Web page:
Only do what your cat can tolerate and gradually work your way up to a complete cleaning if necessary. The goal is to make this experience as positive as possible for your cat.

  1. Speak to your cat softly and soothingly, and give them gentle, loving pets. Continue doing this throughout the cleaning and afterward, so they associate it with positive interactions.
  2. Check your cat's ears for ear mites (which appear as tiny red or brown spots), inflammation, discharge, built-up wax, or other debris. Also, note any foul odors and dermatological issues such as scratches, lesions, or bumps, which may indicate infection. If you see any of these symptoms, contact your veterinarian for treatment advice before you clean.
  3. If your cat's ears pass visual and smell tests, gently pull back the ear flap (pinna). If you are cleaning alone, fold the flap back with one hand and use the other hand to hold the bottle of ear cleaner. 
  4. Hold the bottle of ear cleaner close to your cat's ear without putting the tip in the ear. If the tip touches your cat's ear, clean the tip with an alcohol wipe before using it to reduce the risk of spreading bacteria and yeast (which are potential infection causes)
  5. After you place a few drops of cleaner in each ear, gently massage the outside of the ear, especially the base. Make sure the cleaner covers the ear. The cleaner loosens debris, making removing discharge, buildup, dirt, and wax easier. 
  6. Your cat will likely shake their head when the cleaner drops in. The cleaner may even splash onto their fur, but that's okay - it won't hurt them.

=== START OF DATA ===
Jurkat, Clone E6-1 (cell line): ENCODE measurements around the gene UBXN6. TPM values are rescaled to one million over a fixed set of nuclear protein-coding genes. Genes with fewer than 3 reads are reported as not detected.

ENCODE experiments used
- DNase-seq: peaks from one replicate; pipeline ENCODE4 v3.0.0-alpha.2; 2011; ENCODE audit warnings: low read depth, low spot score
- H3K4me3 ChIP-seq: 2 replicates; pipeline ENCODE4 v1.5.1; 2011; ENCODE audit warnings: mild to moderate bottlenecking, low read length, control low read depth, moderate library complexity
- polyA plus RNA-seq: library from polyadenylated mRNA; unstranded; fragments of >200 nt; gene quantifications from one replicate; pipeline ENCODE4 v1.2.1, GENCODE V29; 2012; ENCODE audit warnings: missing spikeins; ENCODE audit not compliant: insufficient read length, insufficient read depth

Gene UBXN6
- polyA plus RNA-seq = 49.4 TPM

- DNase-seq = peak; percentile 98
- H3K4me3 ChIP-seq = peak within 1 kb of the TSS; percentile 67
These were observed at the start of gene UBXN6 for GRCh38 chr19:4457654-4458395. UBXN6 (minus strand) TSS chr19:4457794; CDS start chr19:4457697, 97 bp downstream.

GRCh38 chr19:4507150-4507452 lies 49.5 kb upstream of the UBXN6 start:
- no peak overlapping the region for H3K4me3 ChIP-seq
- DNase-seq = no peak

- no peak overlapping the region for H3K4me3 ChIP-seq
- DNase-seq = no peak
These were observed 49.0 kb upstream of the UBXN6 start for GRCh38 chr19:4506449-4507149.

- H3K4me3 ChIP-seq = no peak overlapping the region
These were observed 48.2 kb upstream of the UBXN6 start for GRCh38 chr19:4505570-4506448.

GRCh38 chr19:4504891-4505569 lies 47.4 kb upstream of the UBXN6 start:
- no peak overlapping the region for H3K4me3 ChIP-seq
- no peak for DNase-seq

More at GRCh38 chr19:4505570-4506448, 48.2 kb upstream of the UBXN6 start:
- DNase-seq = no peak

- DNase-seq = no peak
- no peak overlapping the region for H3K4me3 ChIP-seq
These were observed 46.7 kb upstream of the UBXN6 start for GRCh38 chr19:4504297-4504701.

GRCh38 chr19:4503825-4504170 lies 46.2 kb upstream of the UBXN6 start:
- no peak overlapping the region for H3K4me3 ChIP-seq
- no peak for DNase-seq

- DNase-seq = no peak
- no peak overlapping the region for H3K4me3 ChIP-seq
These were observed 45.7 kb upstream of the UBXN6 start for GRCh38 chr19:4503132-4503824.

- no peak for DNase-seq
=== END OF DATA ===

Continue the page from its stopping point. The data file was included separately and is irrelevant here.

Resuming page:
7. Use a cotton pad to clean debris from your kitty's ear. Again, never put anything, including your finger, into your cat's ear canal. 
  8. Repeat the process for the other ear. If your cat seems stressed, try cleaning the other ear later. 

When should you bring your cat to the vet for an ear cleaning?

If you're hesitant to clean your cat's ears even after understanding the process, you can schedule a professional ear cleaning at Lake Norman at Mooresville Animal Hospital. When inspecting your cat's ears, it's important to get the job done by a professional if you notice issues such as wax buildup, inflammation, infection, or signs of ear mites.

Infections can cause pain, making ear cleaning uncomfortable and distressing for your cat, which can increase the risk of ear injury or damage.

Note: The advice provided in this post is intended for informational purposes and does not constitute medical advice regarding pets. For an accurate diagnosis of your pet's condition, please make an appointment with your vet.

Do you notice any worrisome symptoms of an ear condition in your cat? Or do you want to schedule an ear cleaning for your feline? Please call our vets in Mooresville for an appointment today!

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Lake Norman at Mooresville Animal Hospital is accepting new patients! Our veterinarians are passionate about improving the health of cats, dogs and exotic pets. Book your pet's first appointment today.